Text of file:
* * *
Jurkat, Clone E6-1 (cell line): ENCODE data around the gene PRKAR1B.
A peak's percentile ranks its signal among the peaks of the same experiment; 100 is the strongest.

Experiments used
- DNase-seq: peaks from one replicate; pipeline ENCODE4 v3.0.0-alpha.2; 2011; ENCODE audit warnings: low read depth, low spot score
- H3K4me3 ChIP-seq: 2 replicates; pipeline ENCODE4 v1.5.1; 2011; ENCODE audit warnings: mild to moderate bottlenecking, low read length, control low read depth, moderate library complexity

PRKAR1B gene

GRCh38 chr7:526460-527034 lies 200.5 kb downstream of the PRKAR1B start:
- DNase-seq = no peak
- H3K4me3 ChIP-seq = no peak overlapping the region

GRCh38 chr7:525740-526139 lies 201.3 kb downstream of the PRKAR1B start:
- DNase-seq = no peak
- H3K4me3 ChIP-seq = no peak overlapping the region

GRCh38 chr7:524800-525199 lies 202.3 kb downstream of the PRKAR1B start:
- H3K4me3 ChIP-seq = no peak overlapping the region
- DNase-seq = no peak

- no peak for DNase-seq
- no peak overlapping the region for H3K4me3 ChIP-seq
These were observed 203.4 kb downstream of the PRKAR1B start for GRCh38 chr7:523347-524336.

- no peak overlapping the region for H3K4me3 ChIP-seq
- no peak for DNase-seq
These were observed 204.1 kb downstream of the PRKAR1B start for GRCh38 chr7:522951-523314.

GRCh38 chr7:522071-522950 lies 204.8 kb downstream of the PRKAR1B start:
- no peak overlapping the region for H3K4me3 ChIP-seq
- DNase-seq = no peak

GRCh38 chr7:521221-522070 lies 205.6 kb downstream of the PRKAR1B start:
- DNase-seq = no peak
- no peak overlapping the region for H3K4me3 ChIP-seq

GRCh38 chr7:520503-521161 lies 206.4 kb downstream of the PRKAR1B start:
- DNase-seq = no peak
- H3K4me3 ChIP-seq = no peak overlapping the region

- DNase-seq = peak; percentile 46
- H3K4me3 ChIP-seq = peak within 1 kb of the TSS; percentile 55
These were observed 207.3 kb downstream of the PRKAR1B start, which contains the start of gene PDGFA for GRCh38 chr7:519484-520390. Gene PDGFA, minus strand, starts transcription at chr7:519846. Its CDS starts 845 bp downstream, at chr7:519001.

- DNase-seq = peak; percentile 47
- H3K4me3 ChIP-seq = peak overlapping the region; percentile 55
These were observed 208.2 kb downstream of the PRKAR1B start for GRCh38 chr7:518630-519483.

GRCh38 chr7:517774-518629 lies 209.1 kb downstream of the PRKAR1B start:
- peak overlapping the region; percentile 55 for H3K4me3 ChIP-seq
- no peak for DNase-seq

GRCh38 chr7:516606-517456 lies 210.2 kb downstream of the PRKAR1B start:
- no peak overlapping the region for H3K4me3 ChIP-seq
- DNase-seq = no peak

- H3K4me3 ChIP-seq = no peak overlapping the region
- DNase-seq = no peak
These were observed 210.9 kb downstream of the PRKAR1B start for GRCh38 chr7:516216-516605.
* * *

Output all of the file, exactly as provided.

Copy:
Jurkat, Clone E6-1 (cell line): ENCODE data around the gene PRKAR1B.
A peak's percentile ranks its signal among the peaks of the same experiment; 100 is the strongest.

Experiments used
- DNase-seq: peaks from one replicate; pipeline ENCODE4 v3.0.0-alpha.2; 2011; ENCODE audit warnings: low read depth, low spot score
- H3K4me3 ChIP-seq: 2 replicates; pipeline ENCODE4 v1.5.1; 2011; ENCODE audit warnings: mild to moderate bottlenecking, low read length, control low read depth, moderate library complexity

PRKAR1B gene

GRCh38 chr7:526460-527034 lies 200.5 kb downstream of the PRKAR1B start:
- DNase-seq = no peak
- H3K4me3 ChIP-seq = no peak overlapping the region

GRCh38 chr7:525740-526139 lies 201.3 kb downstream of the PRKAR1B start:
- DNase-seq = no peak
- H3K4me3 ChIP-seq = no peak overlapping the region

GRCh38 chr7:524800-525199 lies 202.3 kb downstream of the PRKAR1B start:
- H3K4me3 ChIP-seq = no peak overlapping the region
- DNase-seq = no peak

- no peak for DNase-seq
- no peak overlapping the region for H3K4me3 ChIP-seq
These were observed 203.4 kb downstream of the PRKAR1B start for GRCh38 chr7:523347-524336.

- no peak overlapping the region for H3K4me3 ChIP-seq
- no peak for DNase-seq
These were observed 204.1 kb downstream of the PRKAR1B start for GRCh38 chr7:522951-523314.

GRCh38 chr7:522071-522950 lies 204.8 kb downstream of the PRKAR1B start:
- no peak overlapping the region for H3K4me3 ChIP-seq
- DNase-seq = no peak

GRCh38 chr7:521221-522070 lies 205.6 kb downstream of the PRKAR1B start:
- DNase-seq = no peak
- no peak overlapping the region for H3K4me3 ChIP-seq

GRCh38 chr7:520503-521161 lies 206.4 kb downstream of the PRKAR1B start:
- DNase-seq = no peak
- H3K4me3 ChIP-seq = no peak overlapping the region

- DNase-seq = peak; percentile 46
- H3K4me3 ChIP-seq = peak within 1 kb of the TSS; percentile 55
These were observed 207.3 kb downstream of the PRKAR1B start, which contains the start of gene PDGFA for GRCh38 chr7:519484-520390. Gene PDGFA, minus strand, starts transcription at chr7:519846. Its CDS starts 845 bp downstream, at chr7:519001.

- DNase-seq = peak; percentile 47
- H3K4me3 ChIP-seq = peak overlapping the region; percentile 55
These were observed 208.2 kb downstream of the PRKAR1B start for GRCh38 chr7:518630-519483.

GRCh38 chr7:517774-518629 lies 209.1 kb downstream of the PRKAR1B start:
- peak overlapping the region; percentile 55 for H3K4me3 ChIP-seq
- no peak for DNase-seq

GRCh38 chr7:516606-517456 lies 210.2 kb downstream of the PRKAR1B start:
- no peak overlapping the region for H3K4me3 ChIP-seq
- DNase-seq = no peak

- H3K4me3 ChIP-seq = no peak overlapping the region
- DNase-seq = no peak
These were observed 210.9 kb downstream of the PRKAR1B start for GRCh38 chr7:516216-516605.